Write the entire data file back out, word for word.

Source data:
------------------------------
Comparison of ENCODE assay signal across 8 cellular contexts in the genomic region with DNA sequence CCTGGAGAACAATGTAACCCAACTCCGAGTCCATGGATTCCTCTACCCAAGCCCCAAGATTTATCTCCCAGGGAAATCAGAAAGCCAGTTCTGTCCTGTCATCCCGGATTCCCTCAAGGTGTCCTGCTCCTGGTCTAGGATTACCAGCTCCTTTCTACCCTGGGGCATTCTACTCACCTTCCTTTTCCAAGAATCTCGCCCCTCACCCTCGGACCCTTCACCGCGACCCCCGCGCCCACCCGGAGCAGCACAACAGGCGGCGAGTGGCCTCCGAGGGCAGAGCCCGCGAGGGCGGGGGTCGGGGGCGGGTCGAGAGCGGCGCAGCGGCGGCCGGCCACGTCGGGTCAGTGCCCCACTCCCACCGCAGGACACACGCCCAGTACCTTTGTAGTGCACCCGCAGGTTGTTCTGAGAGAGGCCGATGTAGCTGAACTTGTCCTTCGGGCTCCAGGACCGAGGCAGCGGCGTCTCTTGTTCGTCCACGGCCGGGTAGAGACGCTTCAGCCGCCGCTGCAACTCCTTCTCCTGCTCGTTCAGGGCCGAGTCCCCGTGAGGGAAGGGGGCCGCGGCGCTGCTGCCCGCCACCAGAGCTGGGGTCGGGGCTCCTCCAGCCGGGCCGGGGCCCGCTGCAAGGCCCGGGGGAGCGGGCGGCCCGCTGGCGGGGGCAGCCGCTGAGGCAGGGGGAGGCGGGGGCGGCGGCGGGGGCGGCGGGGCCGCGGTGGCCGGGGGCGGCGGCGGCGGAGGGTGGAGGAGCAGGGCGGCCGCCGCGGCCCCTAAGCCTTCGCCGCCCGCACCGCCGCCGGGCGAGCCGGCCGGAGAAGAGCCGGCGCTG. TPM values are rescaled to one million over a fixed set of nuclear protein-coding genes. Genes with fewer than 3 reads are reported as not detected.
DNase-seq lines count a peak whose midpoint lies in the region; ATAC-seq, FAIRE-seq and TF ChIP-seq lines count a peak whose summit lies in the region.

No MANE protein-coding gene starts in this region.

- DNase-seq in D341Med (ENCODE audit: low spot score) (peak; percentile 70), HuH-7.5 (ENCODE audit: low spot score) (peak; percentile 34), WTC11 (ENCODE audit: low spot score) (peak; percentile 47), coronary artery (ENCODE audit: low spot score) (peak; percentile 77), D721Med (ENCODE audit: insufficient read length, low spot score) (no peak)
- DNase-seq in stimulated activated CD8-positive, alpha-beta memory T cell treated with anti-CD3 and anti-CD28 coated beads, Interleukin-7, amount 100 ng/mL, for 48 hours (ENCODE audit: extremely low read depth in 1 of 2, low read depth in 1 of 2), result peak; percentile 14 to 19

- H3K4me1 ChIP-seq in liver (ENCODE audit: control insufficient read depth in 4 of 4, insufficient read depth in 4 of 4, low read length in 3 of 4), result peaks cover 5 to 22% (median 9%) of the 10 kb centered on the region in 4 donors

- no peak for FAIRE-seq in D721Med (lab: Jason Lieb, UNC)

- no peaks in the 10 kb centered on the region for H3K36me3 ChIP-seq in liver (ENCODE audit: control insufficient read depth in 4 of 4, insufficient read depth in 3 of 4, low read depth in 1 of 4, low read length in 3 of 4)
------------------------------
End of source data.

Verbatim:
Comparison of ENCODE assay signal across 8 cellular contexts in the genomic region with DNA sequence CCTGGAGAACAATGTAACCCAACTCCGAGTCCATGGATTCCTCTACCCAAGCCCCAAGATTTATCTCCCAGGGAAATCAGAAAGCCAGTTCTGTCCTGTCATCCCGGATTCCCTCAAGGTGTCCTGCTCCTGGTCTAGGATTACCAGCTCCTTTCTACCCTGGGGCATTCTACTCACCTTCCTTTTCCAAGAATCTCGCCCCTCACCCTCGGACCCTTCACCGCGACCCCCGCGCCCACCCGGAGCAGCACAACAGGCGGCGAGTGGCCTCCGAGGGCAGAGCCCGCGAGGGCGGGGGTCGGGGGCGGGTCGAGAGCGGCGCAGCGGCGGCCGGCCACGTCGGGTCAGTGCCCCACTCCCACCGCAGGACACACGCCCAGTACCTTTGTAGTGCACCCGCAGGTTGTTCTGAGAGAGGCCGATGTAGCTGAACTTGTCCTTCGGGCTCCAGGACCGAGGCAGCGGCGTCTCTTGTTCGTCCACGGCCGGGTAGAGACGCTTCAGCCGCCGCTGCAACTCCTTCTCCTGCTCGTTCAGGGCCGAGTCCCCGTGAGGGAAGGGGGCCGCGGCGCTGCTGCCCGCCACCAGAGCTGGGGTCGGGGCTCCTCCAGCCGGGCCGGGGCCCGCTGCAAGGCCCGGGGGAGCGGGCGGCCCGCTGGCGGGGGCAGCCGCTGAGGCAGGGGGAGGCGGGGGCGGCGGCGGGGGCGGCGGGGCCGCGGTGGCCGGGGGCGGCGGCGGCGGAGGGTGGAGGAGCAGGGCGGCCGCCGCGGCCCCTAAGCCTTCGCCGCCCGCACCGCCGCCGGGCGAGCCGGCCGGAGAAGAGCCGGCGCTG. TPM values are rescaled to one million over a fixed set of nuclear protein-coding genes. Genes with fewer than 3 reads are reported as not detected.
DNase-seq lines count a peak whose midpoint lies in the region; ATAC-seq, FAIRE-seq and TF ChIP-seq lines count a peak whose summit lies in the region.

No MANE protein-coding gene starts in this region.

- DNase-seq in D341Med (ENCODE audit: low spot score) (peak; percentile 70), HuH-7.5 (ENCODE audit: low spot score) (peak; percentile 34), WTC11 (ENCODE audit: low spot score) (peak; percentile 47), coronary artery (ENCODE audit: low spot score) (peak; percentile 77), D721Med (ENCODE audit: insufficient read length, low spot score) (no peak)
- DNase-seq in stimulated activated CD8-positive, alpha-beta memory T cell treated with anti-CD3 and anti-CD28 coated beads, Interleukin-7, amount 100 ng/mL, for 48 hours (ENCODE audit: extremely low read depth in 1 of 2, low read depth in 1 of 2), result peak; percentile 14 to 19

- H3K4me1 ChIP-seq in liver (ENCODE audit: control insufficient read depth in 4 of 4, insufficient read depth in 4 of 4, low read length in 3 of 4), result peaks cover 5 to 22% (median 9%) of the 10 kb centered on the region in 4 donors

- no peak for FAIRE-seq in D721Med (lab: Jason Lieb, UNC)

- no peaks in the 10 kb centered on the region for H3K36me3 ChIP-seq in liver (ENCODE audit: control insufficient read depth in 4 of 4, insufficient read depth in 3 of 4, low read depth in 1 of 4, low read length in 3 of 4)